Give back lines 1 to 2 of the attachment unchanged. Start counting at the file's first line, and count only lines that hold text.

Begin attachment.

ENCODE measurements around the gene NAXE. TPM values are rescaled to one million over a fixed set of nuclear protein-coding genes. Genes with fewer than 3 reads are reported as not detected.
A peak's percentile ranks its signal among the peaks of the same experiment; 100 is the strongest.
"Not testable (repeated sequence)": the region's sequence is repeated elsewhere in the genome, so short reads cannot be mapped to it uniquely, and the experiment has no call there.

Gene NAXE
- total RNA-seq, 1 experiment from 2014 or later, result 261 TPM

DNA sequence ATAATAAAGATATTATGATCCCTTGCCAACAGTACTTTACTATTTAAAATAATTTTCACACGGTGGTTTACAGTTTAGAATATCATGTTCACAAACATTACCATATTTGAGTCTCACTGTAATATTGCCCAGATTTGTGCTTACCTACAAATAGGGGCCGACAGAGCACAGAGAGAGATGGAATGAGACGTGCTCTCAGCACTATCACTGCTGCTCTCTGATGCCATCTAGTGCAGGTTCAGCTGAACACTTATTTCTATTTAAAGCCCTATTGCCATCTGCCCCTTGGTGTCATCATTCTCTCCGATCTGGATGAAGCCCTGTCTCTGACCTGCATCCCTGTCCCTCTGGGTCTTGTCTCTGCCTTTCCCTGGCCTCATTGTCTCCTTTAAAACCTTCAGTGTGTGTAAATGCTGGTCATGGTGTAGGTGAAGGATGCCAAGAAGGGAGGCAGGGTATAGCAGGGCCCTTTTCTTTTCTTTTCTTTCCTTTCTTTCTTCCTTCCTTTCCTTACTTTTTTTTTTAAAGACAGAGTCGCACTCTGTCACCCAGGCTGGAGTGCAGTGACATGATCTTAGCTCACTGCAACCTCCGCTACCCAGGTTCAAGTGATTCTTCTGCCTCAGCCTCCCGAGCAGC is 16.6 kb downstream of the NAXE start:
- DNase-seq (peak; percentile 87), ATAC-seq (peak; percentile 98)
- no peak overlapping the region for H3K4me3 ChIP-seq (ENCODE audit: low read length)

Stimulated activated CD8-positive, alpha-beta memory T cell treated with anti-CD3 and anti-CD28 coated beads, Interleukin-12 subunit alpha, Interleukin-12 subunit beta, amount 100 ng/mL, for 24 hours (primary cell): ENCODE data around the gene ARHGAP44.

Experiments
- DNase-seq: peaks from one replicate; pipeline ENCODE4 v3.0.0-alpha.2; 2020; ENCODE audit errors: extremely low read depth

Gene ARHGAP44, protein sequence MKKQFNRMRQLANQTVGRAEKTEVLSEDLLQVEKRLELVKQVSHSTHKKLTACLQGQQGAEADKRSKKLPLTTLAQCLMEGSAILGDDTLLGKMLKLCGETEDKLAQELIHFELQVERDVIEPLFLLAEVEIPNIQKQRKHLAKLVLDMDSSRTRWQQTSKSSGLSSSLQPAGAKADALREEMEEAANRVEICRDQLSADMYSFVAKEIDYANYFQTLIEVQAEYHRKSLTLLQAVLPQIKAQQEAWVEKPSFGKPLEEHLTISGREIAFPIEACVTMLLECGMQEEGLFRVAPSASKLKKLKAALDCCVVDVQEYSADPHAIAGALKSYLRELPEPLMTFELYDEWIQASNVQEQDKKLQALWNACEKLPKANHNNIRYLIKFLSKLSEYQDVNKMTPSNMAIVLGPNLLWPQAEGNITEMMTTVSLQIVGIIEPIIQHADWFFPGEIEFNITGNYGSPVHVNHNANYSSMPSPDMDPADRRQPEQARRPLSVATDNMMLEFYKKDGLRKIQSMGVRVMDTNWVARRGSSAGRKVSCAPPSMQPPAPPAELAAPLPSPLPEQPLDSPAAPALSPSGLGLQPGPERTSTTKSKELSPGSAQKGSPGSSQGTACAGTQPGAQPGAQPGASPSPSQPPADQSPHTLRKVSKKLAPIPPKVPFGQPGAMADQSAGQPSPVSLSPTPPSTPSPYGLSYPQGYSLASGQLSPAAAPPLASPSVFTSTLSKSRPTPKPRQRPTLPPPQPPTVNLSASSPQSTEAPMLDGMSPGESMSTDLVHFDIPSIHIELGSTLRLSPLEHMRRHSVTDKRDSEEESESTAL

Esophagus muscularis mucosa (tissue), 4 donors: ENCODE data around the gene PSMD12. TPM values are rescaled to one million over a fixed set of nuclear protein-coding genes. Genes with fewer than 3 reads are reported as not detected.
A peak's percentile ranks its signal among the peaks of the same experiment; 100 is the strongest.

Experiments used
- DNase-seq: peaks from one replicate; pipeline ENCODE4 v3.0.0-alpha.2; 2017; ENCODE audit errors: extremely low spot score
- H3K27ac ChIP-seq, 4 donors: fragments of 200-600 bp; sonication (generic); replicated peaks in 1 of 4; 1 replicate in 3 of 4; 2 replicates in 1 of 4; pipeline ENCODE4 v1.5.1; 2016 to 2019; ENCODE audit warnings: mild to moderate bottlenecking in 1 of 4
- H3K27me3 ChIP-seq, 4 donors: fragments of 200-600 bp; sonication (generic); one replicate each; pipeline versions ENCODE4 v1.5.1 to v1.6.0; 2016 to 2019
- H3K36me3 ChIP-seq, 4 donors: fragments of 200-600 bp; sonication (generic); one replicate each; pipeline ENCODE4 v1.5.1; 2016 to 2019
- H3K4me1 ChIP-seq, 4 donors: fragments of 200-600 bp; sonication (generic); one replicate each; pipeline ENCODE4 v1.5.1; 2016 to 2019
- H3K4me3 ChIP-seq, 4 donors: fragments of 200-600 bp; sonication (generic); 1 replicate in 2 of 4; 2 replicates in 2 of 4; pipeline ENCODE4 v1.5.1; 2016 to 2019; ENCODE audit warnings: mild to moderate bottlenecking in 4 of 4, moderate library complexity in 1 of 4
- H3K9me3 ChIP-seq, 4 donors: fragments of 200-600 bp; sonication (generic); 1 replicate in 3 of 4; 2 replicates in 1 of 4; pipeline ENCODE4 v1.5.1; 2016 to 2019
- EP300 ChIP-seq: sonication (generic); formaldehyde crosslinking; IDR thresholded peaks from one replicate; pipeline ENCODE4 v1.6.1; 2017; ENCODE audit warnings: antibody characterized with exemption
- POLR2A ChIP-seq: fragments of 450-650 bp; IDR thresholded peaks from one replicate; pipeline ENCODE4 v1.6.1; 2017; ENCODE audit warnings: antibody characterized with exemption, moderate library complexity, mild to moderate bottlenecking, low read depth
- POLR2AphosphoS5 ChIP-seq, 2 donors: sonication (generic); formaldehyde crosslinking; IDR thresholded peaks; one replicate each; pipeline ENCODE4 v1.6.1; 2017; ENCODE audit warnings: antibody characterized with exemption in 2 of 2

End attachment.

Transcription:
ENCODE measurements around the gene NAXE. TPM values are rescaled to one million over a fixed set of nuclear protein-coding genes. Genes with fewer than 3 reads are reported as not detected.
A peak's percentile ranks its signal among the peaks of the same experiment; 100 is the strongest.